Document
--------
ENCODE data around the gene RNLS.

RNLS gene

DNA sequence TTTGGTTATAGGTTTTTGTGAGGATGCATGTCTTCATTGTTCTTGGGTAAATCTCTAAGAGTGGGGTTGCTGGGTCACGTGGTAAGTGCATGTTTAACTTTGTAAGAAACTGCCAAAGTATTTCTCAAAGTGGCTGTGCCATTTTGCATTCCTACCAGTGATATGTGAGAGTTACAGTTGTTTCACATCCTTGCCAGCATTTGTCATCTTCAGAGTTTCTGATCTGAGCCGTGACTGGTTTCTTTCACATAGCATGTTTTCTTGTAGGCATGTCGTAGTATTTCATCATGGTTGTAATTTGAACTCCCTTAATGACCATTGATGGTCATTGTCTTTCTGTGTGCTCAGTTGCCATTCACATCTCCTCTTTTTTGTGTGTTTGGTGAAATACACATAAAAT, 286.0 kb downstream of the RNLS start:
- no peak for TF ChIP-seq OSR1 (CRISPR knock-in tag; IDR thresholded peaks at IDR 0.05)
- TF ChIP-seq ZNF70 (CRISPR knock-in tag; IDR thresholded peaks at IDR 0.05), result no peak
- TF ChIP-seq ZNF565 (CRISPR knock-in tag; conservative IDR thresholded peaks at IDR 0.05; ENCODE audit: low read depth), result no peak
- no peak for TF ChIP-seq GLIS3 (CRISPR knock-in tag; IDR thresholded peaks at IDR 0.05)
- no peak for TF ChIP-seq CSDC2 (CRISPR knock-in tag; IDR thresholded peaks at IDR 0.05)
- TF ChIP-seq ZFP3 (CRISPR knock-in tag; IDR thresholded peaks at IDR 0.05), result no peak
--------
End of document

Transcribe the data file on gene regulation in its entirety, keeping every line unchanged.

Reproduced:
ENCODE data around the gene RNLS.

RNLS gene

DNA sequence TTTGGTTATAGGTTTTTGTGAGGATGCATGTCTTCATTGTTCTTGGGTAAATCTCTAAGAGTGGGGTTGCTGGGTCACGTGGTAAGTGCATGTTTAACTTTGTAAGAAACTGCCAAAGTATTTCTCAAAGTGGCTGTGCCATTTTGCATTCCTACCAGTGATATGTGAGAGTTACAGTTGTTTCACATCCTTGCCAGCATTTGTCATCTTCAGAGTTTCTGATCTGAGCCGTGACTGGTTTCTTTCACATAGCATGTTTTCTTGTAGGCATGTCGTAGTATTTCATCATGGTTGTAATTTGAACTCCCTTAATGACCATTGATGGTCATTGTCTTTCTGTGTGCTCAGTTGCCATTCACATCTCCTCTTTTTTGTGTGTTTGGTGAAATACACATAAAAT, 286.0 kb downstream of the RNLS start:
- no peak for TF ChIP-seq OSR1 (CRISPR knock-in tag; IDR thresholded peaks at IDR 0.05)
- TF ChIP-seq ZNF70 (CRISPR knock-in tag; IDR thresholded peaks at IDR 0.05), result no peak
- TF ChIP-seq ZNF565 (CRISPR knock-in tag; conservative IDR thresholded peaks at IDR 0.05; ENCODE audit: low read depth), result no peak
- no peak for TF ChIP-seq GLIS3 (CRISPR knock-in tag; IDR thresholded peaks at IDR 0.05)
- no peak for TF ChIP-seq CSDC2 (CRISPR knock-in tag; IDR thresholded peaks at IDR 0.05)
- TF ChIP-seq ZFP3 (CRISPR knock-in tag; IDR thresholded peaks at IDR 0.05), result no peak